A physics-based model for maintenance of the pH gradient in the gastric mucus layer
It is generally accepted that the gastric mucus layer provides a protective barrier between the lumen and the mucosa, shielding the mucosa from acid and digestive enzymes and preventing autodigestion of the stomach epithelium. However, the precise mechanisms that contribute to this protective function are still up for debate. In particular, it is not clear what physical processes are responsible for transporting hydrogen protons, secreted within the gastric pits, across the mucus layer to the lumen without acidifying the environment adjacent to the epithelium. One hypothesis is that hydrogen may be bound to the mucin polym...
Source: AJP: Gastrointestinal and Liver Physiology - December 1, 2017 Category: Gastroenterology Authors: Lewis, O. L., Keener, J. P., Fogelson, A. L. Tags: RESEARCH ARTICLE Source Type: research

Role of MicroRNA-423-5p in posttranscriptional regulation of the intestinal riboflavin transporter-3
Riboflavin (RF) is essential for normal cellular functions and health. Humans obtain RF from exogenous sources via intestinal absorption that involves a highly specific carrier-mediated process. We have recently established that the riboflavin transporter-3 (RFVT3) is vital for the normal intestinal RF uptake process and have characterized certain aspects of its transcriptional regulation. Little is known, however, about how this transporter is regulated at the posttranscriptional level. We address this issue by focusing on the role of microRNAs. Using bioinformatics, we identified two potential interacting miRNAs with the...
Source: AJP: Gastrointestinal and Liver Physiology - December 1, 2017 Category: Gastroenterology Authors: Lakhan, R., Subramanian, V. S., Said, H. M. Tags: RESEARCH ARTICLE Source Type: research

Age-related external anal sphincter muscle dysfunction and fibrosis: possible role of Wnt/{beta}-catenin signaling pathways
Studies show an age-related increase in the prevalence of anal incontinence and sphincter muscle atrophy. The Wnt/β-catenin signaling pathway has been recently recognized as the major molecular pathway involved in age-related skeletal muscle atrophy and fibrosis. The goals of our study were to 1) evaluate the impact of normal aging on external anal sphincter (EAS) muscle length-tension (L-T) function and morphology and 2) specifically examine the role of Wnt signaling pathways in anal sphincter muscle fibrosis. New Zealand White female rabbits [6 young (6 mo of age) and 6 old (36 mo of age)] were anesthetized, and ana...
Source: AJP: Gastrointestinal and Liver Physiology - December 1, 2017 Category: Gastroenterology Authors: Rajasekaran, M. R., Kanoo, S., Fu, J., Nguyen, M.-U., Bhargava, V., Mittal, R. K. Tags: RESEARCH ARTICLE Source Type: research

Ammonia modifies enteric neuromuscular transmission through glial {gamma}-aminobutyric acid signaling
Impaired gut motility may contribute, at least in part, to the development of systemic hyperammonemia and systemic neurological disorders in inherited metabolic disorders, or in severe liver and renal disease. It is not known whether enteric neurotransmission regulates intestinal luminal and hence systemic ammonia levels by induced changes in motility. Here, we propose and test the hypothesis that ammonia acts through specific enteric circuits to influence gut motility. We tested our hypothesis by recording the effects of ammonia on neuromuscular transmission in tissue samples from mice, pigs, and humans and investigated s...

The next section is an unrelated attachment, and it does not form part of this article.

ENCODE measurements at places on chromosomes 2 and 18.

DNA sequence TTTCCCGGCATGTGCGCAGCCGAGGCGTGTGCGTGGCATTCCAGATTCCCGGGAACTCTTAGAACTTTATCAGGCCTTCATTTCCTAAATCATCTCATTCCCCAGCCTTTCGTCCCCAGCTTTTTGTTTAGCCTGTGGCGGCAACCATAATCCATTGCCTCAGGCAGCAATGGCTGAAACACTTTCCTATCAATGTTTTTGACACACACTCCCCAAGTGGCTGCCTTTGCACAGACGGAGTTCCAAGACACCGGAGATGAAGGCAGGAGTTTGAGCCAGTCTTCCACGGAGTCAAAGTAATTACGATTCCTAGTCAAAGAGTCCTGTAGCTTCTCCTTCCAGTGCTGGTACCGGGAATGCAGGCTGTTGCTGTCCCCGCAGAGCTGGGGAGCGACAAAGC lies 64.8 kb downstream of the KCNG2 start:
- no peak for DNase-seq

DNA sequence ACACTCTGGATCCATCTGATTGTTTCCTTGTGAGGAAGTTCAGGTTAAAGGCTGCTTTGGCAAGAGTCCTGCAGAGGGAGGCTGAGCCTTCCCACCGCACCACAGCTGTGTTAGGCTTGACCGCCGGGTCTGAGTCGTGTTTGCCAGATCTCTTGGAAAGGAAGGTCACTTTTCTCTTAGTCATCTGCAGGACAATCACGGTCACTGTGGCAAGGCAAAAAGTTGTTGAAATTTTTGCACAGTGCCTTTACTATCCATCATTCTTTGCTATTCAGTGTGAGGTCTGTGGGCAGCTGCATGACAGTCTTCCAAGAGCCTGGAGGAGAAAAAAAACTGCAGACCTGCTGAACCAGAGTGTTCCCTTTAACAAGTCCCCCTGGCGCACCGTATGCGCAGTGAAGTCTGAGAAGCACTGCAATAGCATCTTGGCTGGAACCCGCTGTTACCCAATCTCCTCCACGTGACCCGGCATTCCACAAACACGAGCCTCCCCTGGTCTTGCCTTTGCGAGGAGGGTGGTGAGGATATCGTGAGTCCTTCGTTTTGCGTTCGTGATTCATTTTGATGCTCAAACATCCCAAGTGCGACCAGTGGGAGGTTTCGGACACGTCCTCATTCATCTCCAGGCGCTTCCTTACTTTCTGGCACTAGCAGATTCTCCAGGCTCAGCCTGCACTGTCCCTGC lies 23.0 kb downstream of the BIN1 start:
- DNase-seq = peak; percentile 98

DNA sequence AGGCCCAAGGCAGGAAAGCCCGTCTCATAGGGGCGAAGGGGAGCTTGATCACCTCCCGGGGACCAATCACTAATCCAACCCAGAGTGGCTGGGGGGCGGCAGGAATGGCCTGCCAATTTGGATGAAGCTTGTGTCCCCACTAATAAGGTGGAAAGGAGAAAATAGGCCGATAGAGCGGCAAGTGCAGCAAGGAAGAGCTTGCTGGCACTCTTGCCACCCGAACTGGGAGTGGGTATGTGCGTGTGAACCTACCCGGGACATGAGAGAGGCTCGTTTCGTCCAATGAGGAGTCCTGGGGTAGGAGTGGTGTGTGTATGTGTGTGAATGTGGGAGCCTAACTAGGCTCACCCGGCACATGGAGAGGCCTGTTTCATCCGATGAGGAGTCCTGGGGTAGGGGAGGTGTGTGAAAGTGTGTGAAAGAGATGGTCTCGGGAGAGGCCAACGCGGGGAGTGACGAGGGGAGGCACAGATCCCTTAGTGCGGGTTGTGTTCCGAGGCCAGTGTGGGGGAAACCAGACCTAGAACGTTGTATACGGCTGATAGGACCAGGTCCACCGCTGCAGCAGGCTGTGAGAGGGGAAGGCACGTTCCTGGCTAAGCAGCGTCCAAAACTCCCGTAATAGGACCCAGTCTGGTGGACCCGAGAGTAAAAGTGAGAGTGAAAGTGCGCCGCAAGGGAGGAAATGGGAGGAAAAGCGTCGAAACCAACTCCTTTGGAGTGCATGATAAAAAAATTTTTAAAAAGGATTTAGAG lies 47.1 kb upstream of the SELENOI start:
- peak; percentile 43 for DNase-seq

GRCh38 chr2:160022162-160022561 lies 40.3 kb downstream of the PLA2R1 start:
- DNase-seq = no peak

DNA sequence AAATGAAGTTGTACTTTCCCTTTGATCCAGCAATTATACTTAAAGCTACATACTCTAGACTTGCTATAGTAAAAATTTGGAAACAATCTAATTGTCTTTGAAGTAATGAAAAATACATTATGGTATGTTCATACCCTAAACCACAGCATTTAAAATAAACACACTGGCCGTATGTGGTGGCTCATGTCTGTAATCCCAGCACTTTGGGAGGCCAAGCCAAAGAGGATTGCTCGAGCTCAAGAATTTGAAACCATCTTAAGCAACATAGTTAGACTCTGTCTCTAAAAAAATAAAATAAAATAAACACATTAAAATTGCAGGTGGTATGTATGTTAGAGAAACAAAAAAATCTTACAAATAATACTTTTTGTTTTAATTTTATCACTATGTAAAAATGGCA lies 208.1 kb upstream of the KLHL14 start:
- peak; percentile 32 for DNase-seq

Source: AJP: Gastrointestinal and Liver Physiology - December 1, 2017 Category: Gastroenterology Authors: Fried, D. E., Watson, R. E., Robson, S. C., Gulbransen, B. D. Tags: RESEARCH ARTICLE Source Type: research

Ethanol metabolism by alcohol dehydrogenase or cytochrome P450 2E1 differentially impairs hepatic protein trafficking and growth hormone signaling
In conclusion, we determined that alcohol-induced microtubule acetylation and associated defects in microtubule-dependent trafficking are mediated by ADH metabolism whereas impaired microtubule-independent Jak2/STAT5B activation is mediated by CYP2E1 activity. NEW & NOTEWORTHY Impaired growth hormone-mediated signaling is observed in ethanol-exposed hepatocytes and is explained by differential effects of alcohol dehydrogenase (ADH)- and cytochrome P450 2E1 (CYP2E1)-mediated ethanol metabolism on the Jak2/STAT5B pathway. (Source: AJP: Gastrointestinal and Liver Physiology)
Source: AJP: Gastrointestinal and Liver Physiology - December 1, 2017 Category: Gastroenterology Authors: Doody, E. E., Groebner, J. L., Walker, J. R., Frizol, B. M., Tuma, D. J., Fernandez, D. J., Tuma, P. L. Tags: RESEARCH ARTICLE Source Type: research

Targeting palmitoyl acyltransferase ZDHHC21 improves gut epithelial barrier dysfunction resulting from burn-induced systemic inflammation
In this study, we identified a significant function of a particular palmitoyl acyltransferase, zinc finger DHHC domain-containing protein-21 (ZDHHC21), in mediating signaling events required for gut hyperpermeability induced by inflammation. Using quantitative PCR, we show that ZDHHC21 mRNA production was enhanced twofold when intestinal epithelial cells were treated with TNF-α-IFN- in vitro. In addition, pharmacological targeting of palmitoyl acyltransferases with 2-bromopalmitate (2-BP) showed significant improvement in TNF-α-IFN--mediated epithelial barrier dysfunction by using electric cell-substrate impeda...
Source: AJP: Gastrointestinal and Liver Physiology - December 1, 2017 Category: Gastroenterology Authors: Haines, R. J., Wang, C. Y., Yang, C. G. Y., Eitnier, R. A., Wang, F., Wu, M. H. Tags: RESEARCH ARTICLE Source Type: research

Zinc strengthens the jejunal barrier by reversibly tightening the paracellular route